The Land Claims Agreement Coalition (LCAC) was formed in 2003 in order to make certain that the Government of Canada fulfills its obligations in regards to the treaties, to which it signed across Canada. This coalition is a direct response to the fact that several different independent reviewers have concluded that the Government of Canada has neglected to completely fulfill their obligations under these agreements. This means that modern treaties are ultimately unable to achieve their overall goals and objectives.
A prominent case involved the Na Cho Nyäk Dun, Gwich’in Tribal Council, Tr’ondëk Hwëch’in and Vuntut Gwitchin First Nation’s long-standing fight to protect the Yukon’s Peel Watershed from development and to ensure the Government of Yukon followed the process laid out in the treaties. These First Nations and conservation organizations came together and took the Yukon Government to court. The Supreme Court ruled unanimously in the First Nations favor, even going so far as to state that “Yukon’s conduct was not becoming of the honour of the Crown.”
These actions really aren’t all that surprising given the blatant racism First Nation people have faced both in the past and the present. Many people took a strong stance against the concept of land claims agreements when the discussions first began, decades ago. In a rather unsurprising sort of twist, the vast majority of those who opposed the negotiations were misinformed non-Indigenous folks who were absolutely terrified that the First Nations people would gain too much power within the Territory.
The First Nations people of the Yukon have suffered many tragedies: from the introduction of never before heard of diseases, to the Klondike Gold Rush to the Army’s construction of the Alaska Highway without proper permission from the true caretakers of the land. Yet, self-government has put First Nations back in charge of their own futures, and the financial settlements generated from treaties can be invested for generations to come.
While the successful implementation of land claim treaties and self-government may not be the magic elixir to cure past and present woes of First Nation, they are certainly a step in the right direction. Self-government puts First Nations in charge of their own futures, and the financial settlements generated from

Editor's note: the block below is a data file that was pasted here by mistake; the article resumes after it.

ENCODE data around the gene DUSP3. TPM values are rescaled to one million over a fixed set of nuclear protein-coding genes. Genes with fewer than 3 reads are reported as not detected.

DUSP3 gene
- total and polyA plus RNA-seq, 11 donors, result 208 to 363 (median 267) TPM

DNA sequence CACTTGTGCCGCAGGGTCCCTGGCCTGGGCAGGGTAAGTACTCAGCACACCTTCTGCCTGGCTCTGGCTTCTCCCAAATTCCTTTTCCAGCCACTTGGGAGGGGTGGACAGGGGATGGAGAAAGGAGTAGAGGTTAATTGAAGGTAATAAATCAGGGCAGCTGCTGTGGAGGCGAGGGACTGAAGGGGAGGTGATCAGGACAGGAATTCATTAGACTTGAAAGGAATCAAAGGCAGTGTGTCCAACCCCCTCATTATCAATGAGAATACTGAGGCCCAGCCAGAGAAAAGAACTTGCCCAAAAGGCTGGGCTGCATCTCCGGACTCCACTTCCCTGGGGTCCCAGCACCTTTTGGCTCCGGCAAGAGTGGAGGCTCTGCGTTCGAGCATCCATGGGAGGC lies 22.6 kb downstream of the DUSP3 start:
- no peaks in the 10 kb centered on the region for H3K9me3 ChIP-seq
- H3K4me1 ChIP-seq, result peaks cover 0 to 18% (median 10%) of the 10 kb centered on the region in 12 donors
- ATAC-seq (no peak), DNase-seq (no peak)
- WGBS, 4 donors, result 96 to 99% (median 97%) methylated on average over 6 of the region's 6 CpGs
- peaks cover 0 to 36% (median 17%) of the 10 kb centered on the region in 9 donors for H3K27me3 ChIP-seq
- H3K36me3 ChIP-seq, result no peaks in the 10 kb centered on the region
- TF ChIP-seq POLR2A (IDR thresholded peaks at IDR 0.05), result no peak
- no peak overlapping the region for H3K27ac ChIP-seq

treaties can be invested and made to last in order to ensure that future generations have something to fall back on, in case of emergency.
Despite what some may think, the fight is not yet over. The government often fails to implement. While it is hoped the future will be different, history shows the government adhere to the claims they have signed. Additionally of the fourteen First Nations, within the Yukon, eleven have signed agreements. This means that there are three First Nations, within the Territory, who are still without their own land claim agreement and independence.
There are so many cultural traditions, valuable pieces of knowledge and wonderful life lessons that our Elders have passed down to both their children and grandchildren. And like so many others, it would seem that the fight for land claim negotiations and implementation are going to be the latest in a long line of traditions to be passed down from one generation of First Nations to the next.
That’ll be the real legacy of our land claims agreements. The fact that it’s made our people strong, filled them with pride, and given them hope for the future. – Daryn Leas
LAND CLAIM AGREEMENTS
are modern day treaties that define the rights of a Yukon First Nation. These rights include ownership and management of the land and its resources based on the First Nations’ use and occupancy of the terrain. Settlement Land assigned to, and chosen by, the First Nation in question falls into one of three categories:
The First Nation claims ownership of both the surface and subsurface lands, which includes any and all mines and minerals.
The First Nation claims ownership of the surface land only. Mines, minerals and subsurface rights are under the administration of the Yukon government.
The First Nation has the same property rights as on private property.
Land claim agreements are accompanied by the signing of a self-government agreement, which asserts and confirms the First Nations’ right to enact legislation and govern their own internal affairs, such as social assistance, education and wildlife management.
Agreements also address the structure and accountability of Aboriginal government, their law-making powers, financial arrangements and their responsibility to provide programs and services to their members.